Information technology was supposed to stimulate information flow and eliminate hierarchy. It has had just the opposite effect, argue the authors. As information has become the key organizational “currency,” it has become too valuable for most managers to just give away. In order to make information-based organizations successful, companies need to harness the power of politics — that is, allow people to negotiate the use and definition of information, just as we negotiate the exchange of other currencies. The authors describe five models of information politics and discuss how companies can move from less effective models, like feudalism and technocratic utopianism, and toward the more effective ones, like monarchy and federalism.
1. J.G. March, Decisions and Organizations (Cambridge, Massachusetts: Basil Blackwell, 1988).
2. For example: M.S. Scott Morton, The Corporation of the 1990s: Information Technology and Organizational Transformation (New York: Oxford University Press, 1991);
P.G.W. Keen, Shaping the Future: Business Design through Information Technology (Boston: Harvard Business School Press, 1991); and
D.R. Vincent, The Information-Based Corporation: Stakeholder Economics and the Technology Investment (Homewood, Illinois: Dow Jones-Irwin, 1990).
3. J. Thorbeck, “The Turnaround Value of Values,” Harvard Business Review, January–February 1991, pp. 52–62.
4. J. Pfeffer, Power in Organizations (New York: HarperBusiness, 1986).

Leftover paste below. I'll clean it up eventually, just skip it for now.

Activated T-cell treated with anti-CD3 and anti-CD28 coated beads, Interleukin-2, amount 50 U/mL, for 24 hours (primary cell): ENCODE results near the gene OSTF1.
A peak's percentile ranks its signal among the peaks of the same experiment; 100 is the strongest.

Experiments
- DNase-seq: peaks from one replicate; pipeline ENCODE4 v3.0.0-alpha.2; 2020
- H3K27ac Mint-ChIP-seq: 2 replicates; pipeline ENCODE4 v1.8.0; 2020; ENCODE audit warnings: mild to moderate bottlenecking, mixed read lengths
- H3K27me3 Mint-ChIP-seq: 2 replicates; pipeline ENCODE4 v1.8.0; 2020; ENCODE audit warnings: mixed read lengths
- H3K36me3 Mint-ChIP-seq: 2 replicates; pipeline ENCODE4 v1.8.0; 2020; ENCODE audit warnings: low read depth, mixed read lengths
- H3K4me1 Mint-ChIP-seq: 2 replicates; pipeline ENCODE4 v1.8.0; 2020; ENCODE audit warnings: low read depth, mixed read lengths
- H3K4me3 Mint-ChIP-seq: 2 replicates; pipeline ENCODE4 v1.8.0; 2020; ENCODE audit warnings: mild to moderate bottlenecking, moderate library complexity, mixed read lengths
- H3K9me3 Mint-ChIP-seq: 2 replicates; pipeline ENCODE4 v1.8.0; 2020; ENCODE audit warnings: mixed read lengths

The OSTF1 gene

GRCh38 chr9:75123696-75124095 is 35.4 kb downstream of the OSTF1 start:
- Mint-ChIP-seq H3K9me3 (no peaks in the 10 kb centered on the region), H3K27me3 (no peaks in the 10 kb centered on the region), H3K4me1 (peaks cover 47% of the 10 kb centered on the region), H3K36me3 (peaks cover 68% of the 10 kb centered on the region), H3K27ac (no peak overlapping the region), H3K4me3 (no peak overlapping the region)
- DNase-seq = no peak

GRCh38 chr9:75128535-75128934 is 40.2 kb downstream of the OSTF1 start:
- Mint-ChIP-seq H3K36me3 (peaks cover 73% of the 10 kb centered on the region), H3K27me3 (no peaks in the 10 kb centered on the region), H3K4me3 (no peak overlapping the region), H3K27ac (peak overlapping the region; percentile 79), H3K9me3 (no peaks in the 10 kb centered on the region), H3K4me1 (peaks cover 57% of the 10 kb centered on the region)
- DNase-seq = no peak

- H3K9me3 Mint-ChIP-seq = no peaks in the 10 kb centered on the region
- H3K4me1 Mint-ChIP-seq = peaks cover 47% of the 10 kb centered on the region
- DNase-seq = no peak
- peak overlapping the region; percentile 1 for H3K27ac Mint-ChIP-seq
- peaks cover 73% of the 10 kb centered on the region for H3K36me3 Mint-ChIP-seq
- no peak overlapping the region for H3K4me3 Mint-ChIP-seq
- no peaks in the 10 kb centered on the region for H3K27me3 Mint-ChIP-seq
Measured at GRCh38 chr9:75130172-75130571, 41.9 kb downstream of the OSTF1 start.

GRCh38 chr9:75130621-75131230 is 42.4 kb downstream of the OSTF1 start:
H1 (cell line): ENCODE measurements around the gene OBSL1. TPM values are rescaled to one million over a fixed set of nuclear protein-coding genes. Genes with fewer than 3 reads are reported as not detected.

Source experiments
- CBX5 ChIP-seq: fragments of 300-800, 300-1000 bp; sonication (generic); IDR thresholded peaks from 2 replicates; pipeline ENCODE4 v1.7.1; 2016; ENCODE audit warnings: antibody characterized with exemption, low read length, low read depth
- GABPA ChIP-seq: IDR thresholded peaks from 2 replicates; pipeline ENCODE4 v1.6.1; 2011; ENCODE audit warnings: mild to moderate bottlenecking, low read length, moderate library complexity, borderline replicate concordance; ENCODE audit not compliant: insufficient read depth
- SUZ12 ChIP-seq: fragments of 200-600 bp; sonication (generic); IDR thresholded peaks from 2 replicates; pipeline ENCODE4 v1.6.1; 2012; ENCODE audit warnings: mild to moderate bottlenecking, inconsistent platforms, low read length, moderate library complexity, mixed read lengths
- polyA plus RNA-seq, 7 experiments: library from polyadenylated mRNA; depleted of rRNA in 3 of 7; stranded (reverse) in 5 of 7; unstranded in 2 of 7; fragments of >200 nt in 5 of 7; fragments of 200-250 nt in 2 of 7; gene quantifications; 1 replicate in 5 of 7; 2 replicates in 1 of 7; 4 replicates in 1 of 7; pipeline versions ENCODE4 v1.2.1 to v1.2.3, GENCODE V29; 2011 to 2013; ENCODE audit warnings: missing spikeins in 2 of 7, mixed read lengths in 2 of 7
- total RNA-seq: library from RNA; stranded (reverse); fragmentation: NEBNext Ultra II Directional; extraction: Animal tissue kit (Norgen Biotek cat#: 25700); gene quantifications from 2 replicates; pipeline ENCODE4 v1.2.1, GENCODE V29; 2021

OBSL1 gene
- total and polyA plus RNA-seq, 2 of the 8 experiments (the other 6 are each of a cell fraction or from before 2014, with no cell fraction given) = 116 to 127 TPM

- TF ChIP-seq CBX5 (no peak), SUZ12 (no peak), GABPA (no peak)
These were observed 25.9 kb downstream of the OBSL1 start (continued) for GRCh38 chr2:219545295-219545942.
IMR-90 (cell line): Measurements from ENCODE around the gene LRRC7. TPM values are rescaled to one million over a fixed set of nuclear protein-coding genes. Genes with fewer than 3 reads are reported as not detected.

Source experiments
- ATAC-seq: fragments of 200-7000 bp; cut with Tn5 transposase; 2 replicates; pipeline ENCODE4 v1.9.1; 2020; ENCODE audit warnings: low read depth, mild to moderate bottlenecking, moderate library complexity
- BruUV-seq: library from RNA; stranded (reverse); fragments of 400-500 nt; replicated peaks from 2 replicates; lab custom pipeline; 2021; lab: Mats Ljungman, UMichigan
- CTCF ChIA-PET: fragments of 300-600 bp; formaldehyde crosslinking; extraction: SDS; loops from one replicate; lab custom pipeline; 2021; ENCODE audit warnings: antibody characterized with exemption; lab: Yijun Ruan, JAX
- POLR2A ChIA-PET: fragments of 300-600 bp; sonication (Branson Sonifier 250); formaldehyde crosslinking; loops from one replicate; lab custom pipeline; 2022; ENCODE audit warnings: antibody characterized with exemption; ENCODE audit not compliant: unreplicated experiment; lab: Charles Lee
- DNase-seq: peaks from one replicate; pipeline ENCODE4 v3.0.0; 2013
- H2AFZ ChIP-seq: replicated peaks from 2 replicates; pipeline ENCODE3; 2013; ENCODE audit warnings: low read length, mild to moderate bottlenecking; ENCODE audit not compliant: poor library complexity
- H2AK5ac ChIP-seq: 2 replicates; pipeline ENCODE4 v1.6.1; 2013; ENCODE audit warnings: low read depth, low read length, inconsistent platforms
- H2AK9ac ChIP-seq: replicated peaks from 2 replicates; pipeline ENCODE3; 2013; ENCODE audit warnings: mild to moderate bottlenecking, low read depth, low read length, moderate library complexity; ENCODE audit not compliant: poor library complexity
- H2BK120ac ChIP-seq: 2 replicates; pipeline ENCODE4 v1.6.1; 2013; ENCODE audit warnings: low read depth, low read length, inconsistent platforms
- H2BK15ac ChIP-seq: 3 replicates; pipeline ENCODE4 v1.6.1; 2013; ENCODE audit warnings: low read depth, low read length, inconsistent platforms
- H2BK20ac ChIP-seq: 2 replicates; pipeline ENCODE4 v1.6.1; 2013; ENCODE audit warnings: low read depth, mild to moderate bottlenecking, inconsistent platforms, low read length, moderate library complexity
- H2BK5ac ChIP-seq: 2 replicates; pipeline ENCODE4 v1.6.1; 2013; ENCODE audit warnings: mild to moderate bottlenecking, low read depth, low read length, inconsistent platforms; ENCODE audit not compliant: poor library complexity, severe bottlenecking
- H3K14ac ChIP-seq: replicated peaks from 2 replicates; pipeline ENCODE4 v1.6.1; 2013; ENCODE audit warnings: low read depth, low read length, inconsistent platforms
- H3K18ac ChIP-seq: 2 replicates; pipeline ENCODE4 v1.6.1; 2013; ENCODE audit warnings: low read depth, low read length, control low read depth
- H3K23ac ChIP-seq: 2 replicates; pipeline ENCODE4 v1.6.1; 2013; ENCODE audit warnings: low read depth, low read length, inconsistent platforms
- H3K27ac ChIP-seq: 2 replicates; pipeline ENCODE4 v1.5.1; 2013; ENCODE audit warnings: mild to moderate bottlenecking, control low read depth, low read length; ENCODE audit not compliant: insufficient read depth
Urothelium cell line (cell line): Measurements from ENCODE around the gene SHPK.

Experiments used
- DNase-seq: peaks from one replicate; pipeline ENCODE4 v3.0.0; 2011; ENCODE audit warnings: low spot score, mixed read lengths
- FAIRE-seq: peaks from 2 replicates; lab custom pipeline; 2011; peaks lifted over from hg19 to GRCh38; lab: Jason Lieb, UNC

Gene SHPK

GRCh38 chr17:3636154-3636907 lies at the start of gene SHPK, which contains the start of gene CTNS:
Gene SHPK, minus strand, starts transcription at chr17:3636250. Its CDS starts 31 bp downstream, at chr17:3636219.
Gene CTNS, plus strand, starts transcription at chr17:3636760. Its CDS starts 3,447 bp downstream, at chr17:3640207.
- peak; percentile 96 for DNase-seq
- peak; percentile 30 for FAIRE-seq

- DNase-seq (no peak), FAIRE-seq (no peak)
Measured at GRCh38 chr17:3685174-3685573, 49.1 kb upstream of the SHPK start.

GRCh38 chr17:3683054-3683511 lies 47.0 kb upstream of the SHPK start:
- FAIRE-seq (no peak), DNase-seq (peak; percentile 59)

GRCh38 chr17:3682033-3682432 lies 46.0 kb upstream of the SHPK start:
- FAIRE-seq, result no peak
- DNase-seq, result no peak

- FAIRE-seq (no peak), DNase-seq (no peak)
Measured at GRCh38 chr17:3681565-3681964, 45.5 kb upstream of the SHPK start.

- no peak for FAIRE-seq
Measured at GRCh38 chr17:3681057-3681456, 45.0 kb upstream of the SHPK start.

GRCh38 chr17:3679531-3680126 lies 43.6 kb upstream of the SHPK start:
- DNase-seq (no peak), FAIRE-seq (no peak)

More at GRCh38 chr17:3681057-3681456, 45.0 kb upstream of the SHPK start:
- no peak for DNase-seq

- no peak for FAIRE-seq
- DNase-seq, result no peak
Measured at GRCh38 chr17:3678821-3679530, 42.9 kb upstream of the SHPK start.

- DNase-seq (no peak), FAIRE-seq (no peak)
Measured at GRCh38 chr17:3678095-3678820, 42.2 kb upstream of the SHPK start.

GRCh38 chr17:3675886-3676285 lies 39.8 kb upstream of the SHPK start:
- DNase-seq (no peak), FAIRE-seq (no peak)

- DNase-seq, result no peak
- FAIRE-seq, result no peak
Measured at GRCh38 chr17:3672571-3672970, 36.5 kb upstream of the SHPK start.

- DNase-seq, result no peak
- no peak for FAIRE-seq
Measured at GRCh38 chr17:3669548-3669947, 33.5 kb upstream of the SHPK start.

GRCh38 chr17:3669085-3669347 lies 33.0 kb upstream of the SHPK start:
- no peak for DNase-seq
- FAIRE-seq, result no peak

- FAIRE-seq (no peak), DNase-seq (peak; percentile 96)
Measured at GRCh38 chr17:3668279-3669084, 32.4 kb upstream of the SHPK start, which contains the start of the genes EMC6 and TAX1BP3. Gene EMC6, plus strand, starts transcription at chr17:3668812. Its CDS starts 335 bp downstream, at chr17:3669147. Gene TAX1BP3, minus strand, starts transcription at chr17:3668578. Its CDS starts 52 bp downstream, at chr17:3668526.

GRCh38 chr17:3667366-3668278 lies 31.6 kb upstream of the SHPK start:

5. See articles in W.G. McGowan, ed., Revolution in Real-Time: Managing Information Technology in the 1990s (Boston: Harvard Business School Press, 1991). A notable exception to the apolitical perspective is found in
M.L. Markus, “Power, Politics, and MIS Implementation,” Communications of the ACM 26:6 (June 1983): 434–444.
6. J.G. March, “The Business Firm as a Political Coalition,” in J.G. March (1988).
7. A term similar to “technocratic utopianism” has been defined, without reference to information management, by Howard P. Segal. See:
H.P. Segal, Technological Utopianism in American Culture (Chicago: University of Chicago Press, 1985).
8. See R.A. Caro, The Power Broker: Robert Moses and the Fall of New York (New York: Random House, 1975); and
Chinatown, the film.
9. See D.L. Goodhue, J.A. Quillard, and J.F. Rockart, “Managing the Data Resource: A Contingency Perspective,” MIS Quarterly (September 1988), 373–392; and
D.L. Goodhue, L. Kirsch, J.A. Quillard, and M. Wybo, “Strategic Data Planning: Lessons from the Field” (Cambridge, Massachusetts: MIT Sloan School of Management, Center for Information Systems Research, Working Paper No. 215, October 1990).
10. Some interesting examples of feudalism, again largely outside the information management context, are described in:
J. Pfeffer, Managing with Power (Boston: Harvard Business School Press, 1991).
11. Some of the reasons for these discrepancies are described in:
S.M. McKinnon and W.J. Bruns, Jr., The Information Mosaic (Boston: Harvard Business School Press, 1992).
12. L.M. Applegate and C.S. Osborn, “Phillips 66 Company: Executive Information System,” 9-189-006 (Boston: Harvard Business School, 1988).
13. B. Burrough and J. Helyar, Barbarians at the Gate (New York: Harper & Row, 1990).
14. See Goodhue et al. (1988) and
Goodhue et al. (1990).
15. “Using Information Strategically: A Road Map for the 90s,” Information and Telecommunications Systems, IBM Corporation, 15 November 1990.
16. McKinnon and Bruns (1992).
17. See the proceedings volume from the Xerox Document Symposium, March 10–11, 1992, Xerox Corporation, Stamford, Connecticut.
18. L. Sproull and S. Kiesler, Connections: New Ways of Working in the Networked Organization (Cambridge, Massachusetts: MIT Press, 1991).
19. See J. Linder and D. Stoddard, “Aetna Life & Casualty: Corporate Technology Planning,” 9-187-037 (Boston: Harvard Business School, 1986).
20. J. Gladstone and N. Nohria, “Symantec,” N9-491-010 (Boston: Harvard Business School, 1990, revised 4 February 1991).